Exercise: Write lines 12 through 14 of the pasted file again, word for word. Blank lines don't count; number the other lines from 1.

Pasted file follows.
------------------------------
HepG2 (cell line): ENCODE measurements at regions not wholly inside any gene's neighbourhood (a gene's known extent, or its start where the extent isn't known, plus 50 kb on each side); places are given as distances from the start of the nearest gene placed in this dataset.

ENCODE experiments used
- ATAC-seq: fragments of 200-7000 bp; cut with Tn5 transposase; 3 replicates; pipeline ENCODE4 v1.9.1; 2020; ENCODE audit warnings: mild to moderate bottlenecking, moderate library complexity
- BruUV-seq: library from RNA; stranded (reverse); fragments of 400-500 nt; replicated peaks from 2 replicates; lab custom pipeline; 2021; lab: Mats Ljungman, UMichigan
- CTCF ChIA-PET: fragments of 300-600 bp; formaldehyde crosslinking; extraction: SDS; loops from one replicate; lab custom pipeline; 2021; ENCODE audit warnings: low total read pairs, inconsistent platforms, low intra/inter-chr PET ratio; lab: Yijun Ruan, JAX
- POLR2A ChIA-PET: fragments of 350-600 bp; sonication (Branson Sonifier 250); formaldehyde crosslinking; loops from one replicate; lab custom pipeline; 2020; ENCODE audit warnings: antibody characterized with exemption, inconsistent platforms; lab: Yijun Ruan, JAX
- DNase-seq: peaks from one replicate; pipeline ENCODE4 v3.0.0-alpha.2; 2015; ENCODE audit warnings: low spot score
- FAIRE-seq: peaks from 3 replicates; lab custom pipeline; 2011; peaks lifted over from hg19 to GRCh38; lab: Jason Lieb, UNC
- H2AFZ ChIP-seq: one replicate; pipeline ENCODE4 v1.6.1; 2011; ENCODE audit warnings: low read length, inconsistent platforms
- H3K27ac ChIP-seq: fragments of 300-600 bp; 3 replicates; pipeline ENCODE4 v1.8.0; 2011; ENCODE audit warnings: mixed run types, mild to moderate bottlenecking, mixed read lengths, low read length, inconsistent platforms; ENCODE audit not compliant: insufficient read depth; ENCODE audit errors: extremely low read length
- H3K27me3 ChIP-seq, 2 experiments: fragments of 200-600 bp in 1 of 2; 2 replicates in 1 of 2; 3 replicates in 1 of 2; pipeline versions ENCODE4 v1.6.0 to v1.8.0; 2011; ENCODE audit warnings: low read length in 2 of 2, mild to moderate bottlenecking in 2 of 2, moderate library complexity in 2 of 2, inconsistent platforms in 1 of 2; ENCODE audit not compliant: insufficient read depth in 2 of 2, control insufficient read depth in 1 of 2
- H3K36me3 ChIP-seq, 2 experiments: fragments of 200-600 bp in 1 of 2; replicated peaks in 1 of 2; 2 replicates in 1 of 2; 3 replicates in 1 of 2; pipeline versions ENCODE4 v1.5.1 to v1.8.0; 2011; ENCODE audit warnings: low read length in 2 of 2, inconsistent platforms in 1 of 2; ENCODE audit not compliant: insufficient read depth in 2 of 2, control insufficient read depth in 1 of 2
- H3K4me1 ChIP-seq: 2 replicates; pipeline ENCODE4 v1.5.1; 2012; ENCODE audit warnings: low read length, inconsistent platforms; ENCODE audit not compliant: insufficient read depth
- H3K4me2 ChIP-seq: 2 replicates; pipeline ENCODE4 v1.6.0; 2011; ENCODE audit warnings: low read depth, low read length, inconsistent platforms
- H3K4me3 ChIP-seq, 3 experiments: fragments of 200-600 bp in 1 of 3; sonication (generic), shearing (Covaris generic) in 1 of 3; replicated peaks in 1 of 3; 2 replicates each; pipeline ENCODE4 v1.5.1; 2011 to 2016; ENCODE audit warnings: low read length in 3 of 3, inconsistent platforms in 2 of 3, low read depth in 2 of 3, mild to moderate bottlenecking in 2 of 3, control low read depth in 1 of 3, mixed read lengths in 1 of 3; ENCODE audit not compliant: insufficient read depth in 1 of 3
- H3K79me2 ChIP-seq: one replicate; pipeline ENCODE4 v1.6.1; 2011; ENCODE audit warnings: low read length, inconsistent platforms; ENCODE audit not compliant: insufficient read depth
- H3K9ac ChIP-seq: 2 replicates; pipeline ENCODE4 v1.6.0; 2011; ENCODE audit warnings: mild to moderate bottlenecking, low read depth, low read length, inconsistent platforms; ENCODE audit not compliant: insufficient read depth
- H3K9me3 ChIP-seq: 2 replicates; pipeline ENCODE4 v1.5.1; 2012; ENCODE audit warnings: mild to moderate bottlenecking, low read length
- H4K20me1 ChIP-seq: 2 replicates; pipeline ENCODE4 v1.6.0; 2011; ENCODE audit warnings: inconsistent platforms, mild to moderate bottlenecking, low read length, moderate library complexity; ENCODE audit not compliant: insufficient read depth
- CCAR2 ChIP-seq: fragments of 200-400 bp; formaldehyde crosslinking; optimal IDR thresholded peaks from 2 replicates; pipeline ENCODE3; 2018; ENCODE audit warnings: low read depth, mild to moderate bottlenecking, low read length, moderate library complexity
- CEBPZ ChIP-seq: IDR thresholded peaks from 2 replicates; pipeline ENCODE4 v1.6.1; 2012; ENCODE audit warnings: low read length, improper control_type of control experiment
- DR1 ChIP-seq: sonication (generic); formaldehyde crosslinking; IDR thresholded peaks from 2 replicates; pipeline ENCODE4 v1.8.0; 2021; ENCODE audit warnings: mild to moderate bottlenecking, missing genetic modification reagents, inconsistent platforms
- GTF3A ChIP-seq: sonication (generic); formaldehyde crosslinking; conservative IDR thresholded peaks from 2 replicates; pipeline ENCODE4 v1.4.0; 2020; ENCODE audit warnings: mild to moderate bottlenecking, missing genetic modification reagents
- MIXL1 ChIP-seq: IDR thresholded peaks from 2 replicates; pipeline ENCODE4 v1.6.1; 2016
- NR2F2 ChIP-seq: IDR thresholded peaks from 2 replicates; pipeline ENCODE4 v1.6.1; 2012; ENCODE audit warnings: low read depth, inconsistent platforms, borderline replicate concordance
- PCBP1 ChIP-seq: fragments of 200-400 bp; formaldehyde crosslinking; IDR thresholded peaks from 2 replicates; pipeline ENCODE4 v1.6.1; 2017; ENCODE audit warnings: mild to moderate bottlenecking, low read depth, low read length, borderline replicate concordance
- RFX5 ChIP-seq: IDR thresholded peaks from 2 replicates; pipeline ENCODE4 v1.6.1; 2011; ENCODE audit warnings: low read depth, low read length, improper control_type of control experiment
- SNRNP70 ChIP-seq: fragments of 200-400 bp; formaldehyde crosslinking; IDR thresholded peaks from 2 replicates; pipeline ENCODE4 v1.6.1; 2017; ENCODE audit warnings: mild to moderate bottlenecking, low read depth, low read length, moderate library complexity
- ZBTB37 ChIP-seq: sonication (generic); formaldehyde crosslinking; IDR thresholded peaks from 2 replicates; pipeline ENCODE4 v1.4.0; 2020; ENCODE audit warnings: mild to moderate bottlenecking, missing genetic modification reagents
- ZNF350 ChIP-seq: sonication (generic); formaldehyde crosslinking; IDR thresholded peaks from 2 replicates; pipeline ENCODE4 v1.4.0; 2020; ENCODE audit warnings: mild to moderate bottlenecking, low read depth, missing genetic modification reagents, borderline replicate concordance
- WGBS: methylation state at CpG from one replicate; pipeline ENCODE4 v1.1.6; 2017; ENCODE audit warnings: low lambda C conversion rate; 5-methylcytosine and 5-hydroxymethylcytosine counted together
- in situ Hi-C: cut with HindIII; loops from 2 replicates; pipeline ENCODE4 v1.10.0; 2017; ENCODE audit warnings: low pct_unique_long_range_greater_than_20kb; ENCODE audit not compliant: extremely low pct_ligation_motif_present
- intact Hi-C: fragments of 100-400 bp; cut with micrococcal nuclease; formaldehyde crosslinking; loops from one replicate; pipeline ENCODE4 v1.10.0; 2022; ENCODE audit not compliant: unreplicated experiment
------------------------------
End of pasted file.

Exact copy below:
- H3K36me3 ChIP-seq, 2 experiments: fragments of 200-600 bp in 1 of 2; replicated peaks in 1 of 2; 2 replicates in 1 of 2; 3 replicates in 1 of 2; pipeline versions ENCODE4 v1.5.1 to v1.8.0; 2011; ENCODE audit warnings: low read length in 2 of 2, inconsistent platforms in 1 of 2; ENCODE audit not compliant: insufficient read depth in 2 of 2, control insufficient read depth in 1 of 2
- H3K4me1 ChIP-seq: 2 replicates; pipeline ENCODE4 v1.5.1; 2012; ENCODE audit warnings: low read length, inconsistent platforms; ENCODE audit not compliant: insufficient read depth
- H3K4me2 ChIP-seq: 2 replicates; pipeline ENCODE4 v1.6.0; 2011; ENCODE audit warnings: low read depth, low read length, inconsistent platforms